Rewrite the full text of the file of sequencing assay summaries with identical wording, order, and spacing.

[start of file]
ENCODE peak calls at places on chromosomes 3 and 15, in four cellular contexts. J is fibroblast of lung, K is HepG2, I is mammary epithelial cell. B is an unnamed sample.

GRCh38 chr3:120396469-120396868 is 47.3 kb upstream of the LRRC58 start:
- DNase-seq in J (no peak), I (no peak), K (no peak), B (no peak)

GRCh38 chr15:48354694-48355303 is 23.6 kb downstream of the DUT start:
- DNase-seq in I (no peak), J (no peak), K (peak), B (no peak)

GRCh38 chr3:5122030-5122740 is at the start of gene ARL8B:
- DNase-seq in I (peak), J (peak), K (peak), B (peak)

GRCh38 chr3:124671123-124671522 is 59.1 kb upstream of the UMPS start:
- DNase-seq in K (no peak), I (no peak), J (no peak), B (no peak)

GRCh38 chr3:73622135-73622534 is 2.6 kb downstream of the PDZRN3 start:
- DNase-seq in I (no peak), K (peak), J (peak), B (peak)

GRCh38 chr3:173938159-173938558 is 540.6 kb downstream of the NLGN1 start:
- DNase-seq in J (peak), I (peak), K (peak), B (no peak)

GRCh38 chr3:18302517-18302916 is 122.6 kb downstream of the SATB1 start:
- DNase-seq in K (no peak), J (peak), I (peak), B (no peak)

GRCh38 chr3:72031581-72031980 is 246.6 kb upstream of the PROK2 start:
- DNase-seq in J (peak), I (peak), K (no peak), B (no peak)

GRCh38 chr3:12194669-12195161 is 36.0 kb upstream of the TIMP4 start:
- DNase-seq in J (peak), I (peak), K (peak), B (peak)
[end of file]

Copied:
ENCODE peak calls at places on chromosomes 3 and 15, in four cellular contexts. J is fibroblast of lung, K is HepG2, I is mammary epithelial cell. B is an unnamed sample.

GRCh38 chr3:120396469-120396868 is 47.3 kb upstream of the LRRC58 start:
- DNase-seq in J (no peak), I (no peak), K (no peak), B (no peak)

GRCh38 chr15:48354694-48355303 is 23.6 kb downstream of the DUT start:
- DNase-seq in I (no peak), J (no peak), K (peak), B (no peak)

GRCh38 chr3:5122030-5122740 is at the start of gene ARL8B:
- DNase-seq in I (peak), J (peak), K (peak), B (peak)

GRCh38 chr3:124671123-124671522 is 59.1 kb upstream of the UMPS start:
- DNase-seq in K (no peak), I (no peak), J (no peak), B (no peak)

GRCh38 chr3:73622135-73622534 is 2.6 kb downstream of the PDZRN3 start:
- DNase-seq in I (no peak), K (peak), J (peak), B (peak)

GRCh38 chr3:173938159-173938558 is 540.6 kb downstream of the NLGN1 start:
- DNase-seq in J (peak), I (peak), K (peak), B (no peak)

GRCh38 chr3:18302517-18302916 is 122.6 kb downstream of the SATB1 start:
- DNase-seq in K (no peak), J (peak), I (peak), B (no peak)

GRCh38 chr3:72031581-72031980 is 246.6 kb upstream of the PROK2 start:
- DNase-seq in J (peak), I (peak), K (no peak), B (no peak)

GRCh38 chr3:12194669-12195161 is 36.0 kb upstream of the TIMP4 start:
- DNase-seq in J (peak), I (peak), K (peak), B (peak)